Rearranging the furniture (a metaphor)

Metaphor works by comparing something abstract and intangible (a concept like “personal change”) to something that we’ve bumped up against in real life. It’s not just a straight one-to-one transfer: it makes use of a trail of associations to apply a whole pattern to the situation you are trying to understand or communicate.

Think about it this way. When you come to see a memory in a new light, it is as if you have rearranged the furniture in your mind. You know what it is like when you rearrange the furniture in a room at home. It’s the same room and the same furniture, but it feels a little different. You have to live with it for a day or two before you can be sure whether you like the new arrangement. And if you walk into the room in the dark, you are bound to bump into something that used to belong somewhere else.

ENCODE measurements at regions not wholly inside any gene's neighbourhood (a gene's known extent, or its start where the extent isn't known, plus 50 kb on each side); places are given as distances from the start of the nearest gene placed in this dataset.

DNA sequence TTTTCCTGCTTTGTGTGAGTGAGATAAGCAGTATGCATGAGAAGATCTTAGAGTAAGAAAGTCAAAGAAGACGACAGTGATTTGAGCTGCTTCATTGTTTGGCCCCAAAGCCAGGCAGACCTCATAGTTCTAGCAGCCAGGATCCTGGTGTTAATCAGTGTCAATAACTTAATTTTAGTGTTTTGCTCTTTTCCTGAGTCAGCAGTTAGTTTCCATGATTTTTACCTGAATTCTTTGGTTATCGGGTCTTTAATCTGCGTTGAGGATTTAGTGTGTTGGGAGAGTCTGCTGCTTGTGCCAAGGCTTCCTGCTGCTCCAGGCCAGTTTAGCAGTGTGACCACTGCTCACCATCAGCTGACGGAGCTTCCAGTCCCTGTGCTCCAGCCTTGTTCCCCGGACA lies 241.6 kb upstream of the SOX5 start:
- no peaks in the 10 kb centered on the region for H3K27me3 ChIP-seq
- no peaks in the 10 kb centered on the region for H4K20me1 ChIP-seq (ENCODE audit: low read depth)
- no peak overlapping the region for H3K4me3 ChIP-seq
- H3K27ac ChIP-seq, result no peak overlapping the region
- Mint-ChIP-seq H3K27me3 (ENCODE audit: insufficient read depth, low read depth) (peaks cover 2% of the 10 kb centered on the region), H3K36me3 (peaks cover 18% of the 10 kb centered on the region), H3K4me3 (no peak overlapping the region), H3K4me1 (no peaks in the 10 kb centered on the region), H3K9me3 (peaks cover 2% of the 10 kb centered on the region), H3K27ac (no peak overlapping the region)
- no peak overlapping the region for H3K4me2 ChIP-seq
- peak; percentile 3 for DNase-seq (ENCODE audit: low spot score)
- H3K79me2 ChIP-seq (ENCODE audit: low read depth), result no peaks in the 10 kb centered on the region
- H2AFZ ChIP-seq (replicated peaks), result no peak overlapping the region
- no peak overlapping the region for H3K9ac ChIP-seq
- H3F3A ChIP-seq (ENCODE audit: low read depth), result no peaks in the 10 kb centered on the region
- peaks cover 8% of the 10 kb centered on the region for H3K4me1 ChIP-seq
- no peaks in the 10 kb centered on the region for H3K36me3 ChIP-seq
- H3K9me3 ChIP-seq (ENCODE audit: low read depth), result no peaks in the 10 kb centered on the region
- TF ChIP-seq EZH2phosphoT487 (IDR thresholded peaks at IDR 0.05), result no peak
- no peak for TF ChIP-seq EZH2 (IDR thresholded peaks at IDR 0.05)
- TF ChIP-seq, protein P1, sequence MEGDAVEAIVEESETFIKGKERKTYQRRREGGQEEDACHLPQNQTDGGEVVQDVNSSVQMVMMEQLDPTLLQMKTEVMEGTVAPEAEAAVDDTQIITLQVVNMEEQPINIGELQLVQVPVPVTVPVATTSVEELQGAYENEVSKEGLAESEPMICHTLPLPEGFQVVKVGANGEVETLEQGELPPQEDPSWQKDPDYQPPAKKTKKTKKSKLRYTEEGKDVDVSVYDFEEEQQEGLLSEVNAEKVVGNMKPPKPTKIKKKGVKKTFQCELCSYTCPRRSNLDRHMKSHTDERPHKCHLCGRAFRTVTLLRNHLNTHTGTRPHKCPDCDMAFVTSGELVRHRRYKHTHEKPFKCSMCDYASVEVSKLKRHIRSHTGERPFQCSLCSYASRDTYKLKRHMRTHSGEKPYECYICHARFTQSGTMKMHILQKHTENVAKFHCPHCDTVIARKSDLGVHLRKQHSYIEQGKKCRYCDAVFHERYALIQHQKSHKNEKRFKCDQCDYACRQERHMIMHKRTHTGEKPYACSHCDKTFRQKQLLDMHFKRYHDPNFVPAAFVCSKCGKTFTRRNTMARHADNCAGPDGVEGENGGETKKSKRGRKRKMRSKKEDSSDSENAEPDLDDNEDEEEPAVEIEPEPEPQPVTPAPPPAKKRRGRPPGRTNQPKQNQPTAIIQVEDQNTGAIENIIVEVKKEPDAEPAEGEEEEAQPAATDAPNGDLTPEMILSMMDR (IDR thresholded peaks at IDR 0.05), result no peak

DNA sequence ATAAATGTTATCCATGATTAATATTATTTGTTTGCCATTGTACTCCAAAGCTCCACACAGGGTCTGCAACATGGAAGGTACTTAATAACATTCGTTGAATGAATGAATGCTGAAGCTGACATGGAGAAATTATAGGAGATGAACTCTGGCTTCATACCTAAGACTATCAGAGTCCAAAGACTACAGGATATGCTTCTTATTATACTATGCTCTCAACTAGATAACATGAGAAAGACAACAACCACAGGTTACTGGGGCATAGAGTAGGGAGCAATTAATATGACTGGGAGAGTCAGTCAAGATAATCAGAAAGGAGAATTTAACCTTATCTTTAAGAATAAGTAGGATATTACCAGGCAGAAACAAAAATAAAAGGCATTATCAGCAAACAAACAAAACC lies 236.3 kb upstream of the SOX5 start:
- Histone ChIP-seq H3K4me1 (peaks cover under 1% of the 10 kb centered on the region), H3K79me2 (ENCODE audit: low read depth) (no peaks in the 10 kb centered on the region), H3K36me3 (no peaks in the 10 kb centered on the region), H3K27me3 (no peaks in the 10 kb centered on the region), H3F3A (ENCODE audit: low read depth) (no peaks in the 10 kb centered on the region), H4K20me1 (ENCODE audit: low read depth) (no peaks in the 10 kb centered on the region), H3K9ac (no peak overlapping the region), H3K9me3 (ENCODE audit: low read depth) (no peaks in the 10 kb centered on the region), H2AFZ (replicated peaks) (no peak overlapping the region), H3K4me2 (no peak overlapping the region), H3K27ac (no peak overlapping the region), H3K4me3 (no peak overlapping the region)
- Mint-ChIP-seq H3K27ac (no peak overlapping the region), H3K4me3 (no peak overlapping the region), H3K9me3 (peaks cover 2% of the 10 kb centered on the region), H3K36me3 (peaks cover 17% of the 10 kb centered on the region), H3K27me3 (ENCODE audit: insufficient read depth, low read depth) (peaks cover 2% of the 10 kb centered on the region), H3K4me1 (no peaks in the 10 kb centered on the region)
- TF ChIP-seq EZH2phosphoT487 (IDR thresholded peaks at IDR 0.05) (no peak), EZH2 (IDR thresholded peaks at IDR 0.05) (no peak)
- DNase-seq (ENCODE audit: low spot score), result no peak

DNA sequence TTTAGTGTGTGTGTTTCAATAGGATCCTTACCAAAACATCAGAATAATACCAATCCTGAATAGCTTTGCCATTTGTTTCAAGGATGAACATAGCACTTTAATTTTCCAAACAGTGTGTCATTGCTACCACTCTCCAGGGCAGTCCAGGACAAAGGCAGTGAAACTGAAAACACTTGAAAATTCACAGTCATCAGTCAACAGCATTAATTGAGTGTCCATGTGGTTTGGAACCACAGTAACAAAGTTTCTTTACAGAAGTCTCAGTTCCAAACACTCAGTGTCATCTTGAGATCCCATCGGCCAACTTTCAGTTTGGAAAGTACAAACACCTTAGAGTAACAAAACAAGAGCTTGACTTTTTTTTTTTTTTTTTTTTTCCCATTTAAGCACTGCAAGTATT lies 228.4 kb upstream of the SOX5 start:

Rearranging the furniture can create new space and new functionality in a room. It’s a good thing. But at the moment when your shin connects with something hard, it does not feel entirely like a good thing. That’s the nature of change. We like it - after it stops feeling like change.

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